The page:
1. Drink your dinner
Granada is the only place in the world that rewards my drunken antics, which is probably why I’m convinced it’s my destiny to live there one day. You will save quite a bit of cash if you tapa wisely rather than paying for raciones (plates). At certain locales, 4 euros will get you two drinks and a reasonable dinner (6 euros if you’re hungry, and 8 if you’re making a night of it). The two most popular and most affordable drinks are the caña (small) or tubo (large) of beer or tinto de verano, a delicious drink of red wine, soda water, and lemon. You may have your doubts, but trust me, it’s what you want in an Andalusian summer. These drinks will set you back about 2 euros to 2.20 euros a pop – if you go for mojitos, sangria, cocktails, or glasses of wine you will still get your tapa but you’ll end up paying more.
2. Follow the business cards
Granada has an odd system of advertising places to drink, where people working for bars will walk by – or even into – your restaurant where you’re eating and drinking to advertise their establishments. They’ll leave a business card with hand-written details of drink prices, and they’re usually quite cheap – I’m talking 1 euro for a beer or 2 euros for a mojito! These usually don’t come with tapas as these are bars, not bar/restaurants. However, if you’re full but want to keep the night going, this is the way to do it!
3. Walk everywhere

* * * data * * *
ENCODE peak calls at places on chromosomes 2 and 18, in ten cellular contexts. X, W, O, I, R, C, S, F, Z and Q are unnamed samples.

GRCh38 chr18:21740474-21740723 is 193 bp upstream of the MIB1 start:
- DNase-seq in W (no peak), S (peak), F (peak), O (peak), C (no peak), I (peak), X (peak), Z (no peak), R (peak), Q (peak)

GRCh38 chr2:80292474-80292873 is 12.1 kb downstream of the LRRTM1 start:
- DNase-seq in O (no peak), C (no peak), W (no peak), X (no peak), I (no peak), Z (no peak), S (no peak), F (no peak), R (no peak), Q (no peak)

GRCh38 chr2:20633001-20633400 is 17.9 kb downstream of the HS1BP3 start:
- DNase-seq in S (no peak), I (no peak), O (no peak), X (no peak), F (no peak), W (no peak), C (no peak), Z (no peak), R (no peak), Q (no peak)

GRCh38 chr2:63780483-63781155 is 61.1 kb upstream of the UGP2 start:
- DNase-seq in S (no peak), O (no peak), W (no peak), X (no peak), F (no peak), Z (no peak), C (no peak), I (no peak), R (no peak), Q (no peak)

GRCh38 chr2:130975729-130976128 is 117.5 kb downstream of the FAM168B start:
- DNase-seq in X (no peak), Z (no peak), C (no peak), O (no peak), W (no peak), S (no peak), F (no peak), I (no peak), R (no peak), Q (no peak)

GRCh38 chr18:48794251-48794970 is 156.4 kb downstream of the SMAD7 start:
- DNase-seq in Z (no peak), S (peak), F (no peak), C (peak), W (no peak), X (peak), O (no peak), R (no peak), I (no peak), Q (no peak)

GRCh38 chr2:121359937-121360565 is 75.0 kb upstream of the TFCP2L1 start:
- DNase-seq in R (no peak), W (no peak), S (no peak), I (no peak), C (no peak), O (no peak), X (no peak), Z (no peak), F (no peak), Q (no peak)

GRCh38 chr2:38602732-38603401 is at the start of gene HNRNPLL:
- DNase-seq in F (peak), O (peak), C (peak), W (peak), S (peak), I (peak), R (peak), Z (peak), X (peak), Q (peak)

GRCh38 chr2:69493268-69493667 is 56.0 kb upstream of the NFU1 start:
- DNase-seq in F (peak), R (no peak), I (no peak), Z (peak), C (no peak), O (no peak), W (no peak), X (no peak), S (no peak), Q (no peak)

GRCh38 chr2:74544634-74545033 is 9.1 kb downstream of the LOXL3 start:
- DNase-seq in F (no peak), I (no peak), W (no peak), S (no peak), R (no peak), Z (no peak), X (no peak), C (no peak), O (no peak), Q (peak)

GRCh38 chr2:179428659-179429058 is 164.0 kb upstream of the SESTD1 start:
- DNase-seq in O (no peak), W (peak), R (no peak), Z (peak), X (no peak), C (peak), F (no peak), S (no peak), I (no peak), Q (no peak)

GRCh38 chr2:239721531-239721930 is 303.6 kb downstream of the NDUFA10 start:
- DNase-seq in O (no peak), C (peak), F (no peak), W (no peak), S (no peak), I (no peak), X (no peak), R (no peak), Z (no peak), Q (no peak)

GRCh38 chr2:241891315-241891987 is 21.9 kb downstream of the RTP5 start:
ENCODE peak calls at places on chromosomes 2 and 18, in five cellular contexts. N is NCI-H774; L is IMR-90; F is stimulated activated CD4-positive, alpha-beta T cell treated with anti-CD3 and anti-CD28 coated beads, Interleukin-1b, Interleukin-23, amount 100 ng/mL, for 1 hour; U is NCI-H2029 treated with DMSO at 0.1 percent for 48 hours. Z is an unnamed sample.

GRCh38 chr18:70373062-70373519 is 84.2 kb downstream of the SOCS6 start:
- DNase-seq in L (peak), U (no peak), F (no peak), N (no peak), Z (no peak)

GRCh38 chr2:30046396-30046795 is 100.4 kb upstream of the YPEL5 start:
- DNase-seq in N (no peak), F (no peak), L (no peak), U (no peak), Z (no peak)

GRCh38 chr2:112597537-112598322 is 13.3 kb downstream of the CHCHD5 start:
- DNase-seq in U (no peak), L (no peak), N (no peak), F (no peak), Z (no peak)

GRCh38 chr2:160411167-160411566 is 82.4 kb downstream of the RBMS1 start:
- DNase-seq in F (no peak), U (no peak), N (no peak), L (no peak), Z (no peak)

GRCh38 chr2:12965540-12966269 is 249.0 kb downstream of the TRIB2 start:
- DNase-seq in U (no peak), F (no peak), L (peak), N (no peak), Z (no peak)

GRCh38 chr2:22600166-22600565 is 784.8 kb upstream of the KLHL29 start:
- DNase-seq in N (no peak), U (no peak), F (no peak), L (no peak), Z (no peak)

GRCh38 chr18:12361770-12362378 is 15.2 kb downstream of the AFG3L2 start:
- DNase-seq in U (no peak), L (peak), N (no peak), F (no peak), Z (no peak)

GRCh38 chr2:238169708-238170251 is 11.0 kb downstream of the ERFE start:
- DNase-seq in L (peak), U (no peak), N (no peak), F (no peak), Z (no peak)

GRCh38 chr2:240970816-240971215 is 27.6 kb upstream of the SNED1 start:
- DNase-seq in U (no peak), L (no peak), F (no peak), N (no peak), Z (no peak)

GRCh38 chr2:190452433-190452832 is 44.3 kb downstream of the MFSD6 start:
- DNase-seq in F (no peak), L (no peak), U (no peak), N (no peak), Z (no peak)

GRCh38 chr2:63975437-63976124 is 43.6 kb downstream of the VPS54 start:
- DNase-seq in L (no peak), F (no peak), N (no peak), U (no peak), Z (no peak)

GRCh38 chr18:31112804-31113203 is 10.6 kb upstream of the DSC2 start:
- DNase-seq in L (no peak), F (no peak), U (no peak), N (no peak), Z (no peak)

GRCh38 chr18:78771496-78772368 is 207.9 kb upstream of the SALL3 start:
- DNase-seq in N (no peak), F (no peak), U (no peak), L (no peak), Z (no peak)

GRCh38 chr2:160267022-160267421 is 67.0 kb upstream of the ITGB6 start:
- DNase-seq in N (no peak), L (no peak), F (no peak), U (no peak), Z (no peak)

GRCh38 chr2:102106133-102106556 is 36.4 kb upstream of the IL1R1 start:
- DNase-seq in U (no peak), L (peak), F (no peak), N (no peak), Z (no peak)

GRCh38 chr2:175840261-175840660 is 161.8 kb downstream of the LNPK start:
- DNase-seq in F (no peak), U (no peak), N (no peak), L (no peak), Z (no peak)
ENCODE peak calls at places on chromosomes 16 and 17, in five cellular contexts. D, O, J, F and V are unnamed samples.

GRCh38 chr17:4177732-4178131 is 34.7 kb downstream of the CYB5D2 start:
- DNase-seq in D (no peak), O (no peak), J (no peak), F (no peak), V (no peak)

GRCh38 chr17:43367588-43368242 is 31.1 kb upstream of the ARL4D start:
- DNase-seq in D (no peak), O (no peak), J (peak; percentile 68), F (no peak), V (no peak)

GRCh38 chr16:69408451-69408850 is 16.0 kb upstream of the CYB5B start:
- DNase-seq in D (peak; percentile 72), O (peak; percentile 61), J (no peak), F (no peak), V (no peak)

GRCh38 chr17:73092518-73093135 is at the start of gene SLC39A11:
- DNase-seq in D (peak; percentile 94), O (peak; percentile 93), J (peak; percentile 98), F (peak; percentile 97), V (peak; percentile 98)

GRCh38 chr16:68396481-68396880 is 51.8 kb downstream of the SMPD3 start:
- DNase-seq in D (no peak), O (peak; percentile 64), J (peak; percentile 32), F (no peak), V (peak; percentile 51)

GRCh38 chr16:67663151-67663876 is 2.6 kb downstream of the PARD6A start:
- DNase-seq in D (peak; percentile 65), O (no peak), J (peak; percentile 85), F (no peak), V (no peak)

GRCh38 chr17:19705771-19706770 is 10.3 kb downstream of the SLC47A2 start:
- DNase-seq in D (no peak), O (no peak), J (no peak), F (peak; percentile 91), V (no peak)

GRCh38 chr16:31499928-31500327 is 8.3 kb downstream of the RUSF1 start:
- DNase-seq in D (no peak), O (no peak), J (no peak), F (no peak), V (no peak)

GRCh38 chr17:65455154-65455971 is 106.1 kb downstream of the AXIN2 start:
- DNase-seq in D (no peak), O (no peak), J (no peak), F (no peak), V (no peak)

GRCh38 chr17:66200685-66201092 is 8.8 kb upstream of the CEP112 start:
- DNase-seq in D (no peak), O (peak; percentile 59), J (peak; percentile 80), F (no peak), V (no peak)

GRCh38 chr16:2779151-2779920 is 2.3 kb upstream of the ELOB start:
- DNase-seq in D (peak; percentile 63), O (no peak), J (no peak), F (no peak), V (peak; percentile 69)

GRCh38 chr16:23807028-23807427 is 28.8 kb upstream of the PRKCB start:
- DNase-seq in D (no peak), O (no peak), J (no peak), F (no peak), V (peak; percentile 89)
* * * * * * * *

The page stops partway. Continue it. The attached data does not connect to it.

Granada is so tiny that everything is walkable within about 30 minutes. The only exception is if you want to do a day trip, such as Güéjar Sierra or Monachil; then you’ll pay a paltry 1.20 euros each way. The bus station is also quite far out of town as well, so you’ll probably want to bus that too.
4. Enjoy the fresh mountain tap water!
Granada has some of the freshest, purest tap water on the planet – so why waste money on bottles of water? I usually buy one cheap 1.5 liter water bottle from the grocery store each week and refill it in taps and public water fountains around the city. Note that a few are non-potable, but they will be very clearly marked if you’re not supposed to drink out of them!
5. Take advantage of free walking tours
Granada has three excellent free walking tours. They do a historic tour of the city every day at 11 am. They also do alternating tours between the Albaicin district and the hill caves of Sacromonte at 6 pm – Sundays excluded. I did the historic tour and the Sacromonte tour and both were excellent. Tip as you see fit.
6. Buy your Alhambra ticket in advance
If you know when you’ll be in Granada, buy your tickets online at least one week in advance. Ticketmaster in Granada is one of the best ways to get your ticket. Admission into Palacios Nazaries are valid for a 30 minute entry window as marked on your ticket, so make sure you’re there on time! If you don’t book on time, you have to show up around 6:30 in the morning to try for a same day ticket. Alternately, you can buy the pricy Granada Card (33.50 euros) for guaranteed access to the Alhambra.